Thursday was the deadline to qualify measures for the November ballot. Secretary of State Shirley Weber confirmed that seven questions will appear in November. Six are ballot initiatives that supporters gathered enough signatures to place before voters and one was placed on the ballot by the state Legislature.
Two other initiatives that had qualified were withdrawn after state lawmakers worked out a compromise and passed legislation before the deadline. Lawmakers also rejected a possible question about whether to remove involuntary servitude as punishment for a crime from the state constitution.
This year’s ballot measures ask voters to weigh in on a variety of issues, including abortion, sports betting and school funding.
This question placed on the ballot by the state Legislature asks voters to amend the state constitution to guarantee a right to an abortion and contraceptives. Last month, the U.S. Supreme Court overturned Roe v. Wade, letting states decide whether to allow abortions. California is run by Democrats who support abortion rights, so the laws here won’t change anytime soon. But California’s right to an abortion is based on a right to privacy in the state constitution. The U.S. Supreme Court’s ruling overturning Roe v. Wade found the right to privacy does not guarantee the right to an abortion, concerning supporters that the state’s abortion laws could be vulnerable in state courts. This amendment, known as Proposition 1, would leave no doubt that abortion is legal in California.
Two ballot initiatives would amend California’s constitution to make it legal to bet on sports in California. But they would do it in different ways. Both would only allow federally recognized Native American tribes to run sports wagering operations. The key question is how people would be allowed to place bets.
One initiative, Proposition 26, would let people bet on sports at privately operated horse racing tracks on Native American land in four counties. A portion of a 10% tax would help pay for enforcement of gambling laws and programs to help people who are addicted. This measure is supported by some Native American tribes.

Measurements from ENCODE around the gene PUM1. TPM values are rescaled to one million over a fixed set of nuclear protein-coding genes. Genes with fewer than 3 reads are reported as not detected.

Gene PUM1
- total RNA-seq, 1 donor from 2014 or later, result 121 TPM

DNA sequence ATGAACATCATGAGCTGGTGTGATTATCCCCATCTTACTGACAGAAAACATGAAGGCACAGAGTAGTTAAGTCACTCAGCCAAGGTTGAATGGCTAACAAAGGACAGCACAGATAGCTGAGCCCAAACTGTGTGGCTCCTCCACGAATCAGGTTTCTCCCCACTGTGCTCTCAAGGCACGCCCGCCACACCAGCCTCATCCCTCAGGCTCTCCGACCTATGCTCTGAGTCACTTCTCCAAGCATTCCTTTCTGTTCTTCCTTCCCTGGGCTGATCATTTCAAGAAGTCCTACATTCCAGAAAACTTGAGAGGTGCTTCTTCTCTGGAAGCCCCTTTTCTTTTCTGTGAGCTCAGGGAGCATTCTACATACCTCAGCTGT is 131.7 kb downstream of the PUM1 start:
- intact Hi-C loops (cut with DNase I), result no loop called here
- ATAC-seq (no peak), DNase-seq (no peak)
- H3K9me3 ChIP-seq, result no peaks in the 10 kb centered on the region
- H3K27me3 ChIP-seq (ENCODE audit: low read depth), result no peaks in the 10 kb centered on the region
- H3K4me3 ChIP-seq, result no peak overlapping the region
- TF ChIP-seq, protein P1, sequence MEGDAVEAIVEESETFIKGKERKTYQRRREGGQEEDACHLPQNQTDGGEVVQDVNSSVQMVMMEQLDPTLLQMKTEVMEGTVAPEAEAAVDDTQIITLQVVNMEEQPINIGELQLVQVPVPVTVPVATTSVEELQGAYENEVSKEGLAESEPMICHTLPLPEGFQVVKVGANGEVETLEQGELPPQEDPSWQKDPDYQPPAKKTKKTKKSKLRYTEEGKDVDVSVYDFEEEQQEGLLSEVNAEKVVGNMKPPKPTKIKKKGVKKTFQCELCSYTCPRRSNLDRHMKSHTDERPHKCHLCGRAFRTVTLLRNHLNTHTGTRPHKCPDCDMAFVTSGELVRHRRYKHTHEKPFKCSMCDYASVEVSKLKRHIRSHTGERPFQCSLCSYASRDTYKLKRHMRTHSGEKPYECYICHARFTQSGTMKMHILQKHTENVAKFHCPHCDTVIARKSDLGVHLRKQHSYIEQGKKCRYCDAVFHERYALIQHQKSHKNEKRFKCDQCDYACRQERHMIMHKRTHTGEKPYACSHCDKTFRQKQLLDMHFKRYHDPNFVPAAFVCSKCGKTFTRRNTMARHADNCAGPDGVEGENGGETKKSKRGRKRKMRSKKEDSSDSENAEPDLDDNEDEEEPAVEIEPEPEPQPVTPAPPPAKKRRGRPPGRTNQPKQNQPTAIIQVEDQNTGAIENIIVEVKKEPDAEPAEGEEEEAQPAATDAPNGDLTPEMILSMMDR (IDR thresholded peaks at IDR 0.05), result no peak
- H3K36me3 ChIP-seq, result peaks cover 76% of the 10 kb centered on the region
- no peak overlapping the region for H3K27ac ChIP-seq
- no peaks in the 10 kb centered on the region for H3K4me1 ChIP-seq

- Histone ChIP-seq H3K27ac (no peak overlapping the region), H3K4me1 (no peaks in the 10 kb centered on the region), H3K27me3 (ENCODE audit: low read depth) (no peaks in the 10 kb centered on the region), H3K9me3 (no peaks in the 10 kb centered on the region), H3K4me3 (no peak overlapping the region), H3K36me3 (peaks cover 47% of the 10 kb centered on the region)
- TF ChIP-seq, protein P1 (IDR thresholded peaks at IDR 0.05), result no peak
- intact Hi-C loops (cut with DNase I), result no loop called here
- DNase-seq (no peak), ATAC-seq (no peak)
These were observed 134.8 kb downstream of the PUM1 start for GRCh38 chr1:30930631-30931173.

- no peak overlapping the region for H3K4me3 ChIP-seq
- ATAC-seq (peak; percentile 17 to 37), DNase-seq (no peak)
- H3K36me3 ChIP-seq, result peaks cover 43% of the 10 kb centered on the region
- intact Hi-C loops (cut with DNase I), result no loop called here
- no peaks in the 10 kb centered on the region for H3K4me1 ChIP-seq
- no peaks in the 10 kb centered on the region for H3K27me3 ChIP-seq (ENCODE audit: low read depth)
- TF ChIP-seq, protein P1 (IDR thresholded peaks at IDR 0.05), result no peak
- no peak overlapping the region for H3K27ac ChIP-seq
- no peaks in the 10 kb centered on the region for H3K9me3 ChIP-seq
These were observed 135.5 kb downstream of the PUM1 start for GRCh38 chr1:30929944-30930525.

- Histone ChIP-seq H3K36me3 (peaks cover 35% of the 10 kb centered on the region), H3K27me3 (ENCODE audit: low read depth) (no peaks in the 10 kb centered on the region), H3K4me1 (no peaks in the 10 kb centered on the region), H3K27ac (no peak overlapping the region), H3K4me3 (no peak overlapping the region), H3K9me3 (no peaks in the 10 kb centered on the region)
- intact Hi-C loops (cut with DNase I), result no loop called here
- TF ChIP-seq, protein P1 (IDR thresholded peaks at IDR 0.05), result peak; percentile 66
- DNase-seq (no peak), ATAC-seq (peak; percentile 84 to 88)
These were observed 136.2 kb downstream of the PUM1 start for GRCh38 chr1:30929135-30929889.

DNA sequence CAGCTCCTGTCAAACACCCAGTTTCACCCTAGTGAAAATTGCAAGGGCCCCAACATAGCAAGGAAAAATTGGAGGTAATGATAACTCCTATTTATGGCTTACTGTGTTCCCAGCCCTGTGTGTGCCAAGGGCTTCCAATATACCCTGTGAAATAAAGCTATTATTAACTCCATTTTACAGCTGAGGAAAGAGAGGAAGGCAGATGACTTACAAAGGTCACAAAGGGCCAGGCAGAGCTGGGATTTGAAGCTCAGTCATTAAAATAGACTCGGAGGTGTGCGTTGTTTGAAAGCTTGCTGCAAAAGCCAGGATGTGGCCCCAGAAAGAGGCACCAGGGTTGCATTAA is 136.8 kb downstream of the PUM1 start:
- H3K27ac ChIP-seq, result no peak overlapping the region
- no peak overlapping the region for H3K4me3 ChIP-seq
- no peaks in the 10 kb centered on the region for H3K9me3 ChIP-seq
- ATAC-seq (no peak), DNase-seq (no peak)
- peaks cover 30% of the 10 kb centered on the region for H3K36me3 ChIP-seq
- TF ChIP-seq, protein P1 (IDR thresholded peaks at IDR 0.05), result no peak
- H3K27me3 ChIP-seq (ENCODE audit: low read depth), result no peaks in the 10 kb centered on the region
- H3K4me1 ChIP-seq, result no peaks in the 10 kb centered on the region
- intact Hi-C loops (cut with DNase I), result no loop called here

Another measure, Proposition 27, would let people use their phones to place bets on sports. A tax would first pay for regulatory costs, while 85% of what’s left over would go to homelessness programs while the remaining 15% would go to nonparticipating Native American tribes. This measure is supported by some sports betting companies.
Proposition 27 specifically includes language that says voters declare the two measures do not conflict, and that if both pass they both can become law.
However, if both pass there would likely be litigation to settle the matter.
ARTS, MUSIC IN PUBLIC SCHOOLS
This initiative, Proposition 28, would require lawmakers to use 1% of all state funding for public schools for music and arts education programs. That would be between $800 million and $1 billion each year, according to an analysis by the nonpartisan Legislative Analyst’s Office. For schools with 500 or more students, at least 80% of the money must be spent to employ teachers while the rest could be used for training, supplies and education partnerships. The initiative was placed on the ballot by the group Californians for Arts and Music Education in Public Schools.
RAISE TAXES ON THE WEALTHY
This measure, Proposition 30, would raise taxes on rich people and use the money for wildfire prevention programs and incentives to help people buy electric cars to help reduce greenhouse gas emissions. The initiative, funded by a coalition of rideshare companies, labor and environmental groups; would raise taxes by 1.75% on people who have at least $2 million in personal income per year. That would bring in between $3 billion and $4.5 billion in new revenue each year. Of that money, 45% would go to rebates and other incentives for purchasing electric cars, 35% would be for charging stations and 20% would be for wildfire prevention programs, with an emphasis on hiring and training firefighters.
This initiative, Proposition 31, asks voters whether a 2020 law that outlawed the sale of certain flavored tobacco products in California should take effect or be overturned. When the state Legislature passes a law, voters have the power to stop it from ever taking effect if they can gather enough signatures to put a referendum on the ballot. That’s what tobacco companies did after lawmakers passed a law in 2020 to outlaw certain flavored tobacco products, arguing the products were designed to appeal to children. The law was delayed until voters could decide in November.
This measure, Proposition 29, would require a doctor, nurse practitioner or physicians’ assistant to be present during treatment at an outpatient kidney dialysis clinic. This will be the third consecutive general election where voters have been asked this question. The two previous measures failed. This measure is backed again by labor unions who represent health care workers. And again, kidney dialysis companies are opposing it. Some have suggested the subtext of these ballot initiatives reflects a broader battle of labor unions attempting to organize workers at the state’s more than 600 kidney dialysis clinics.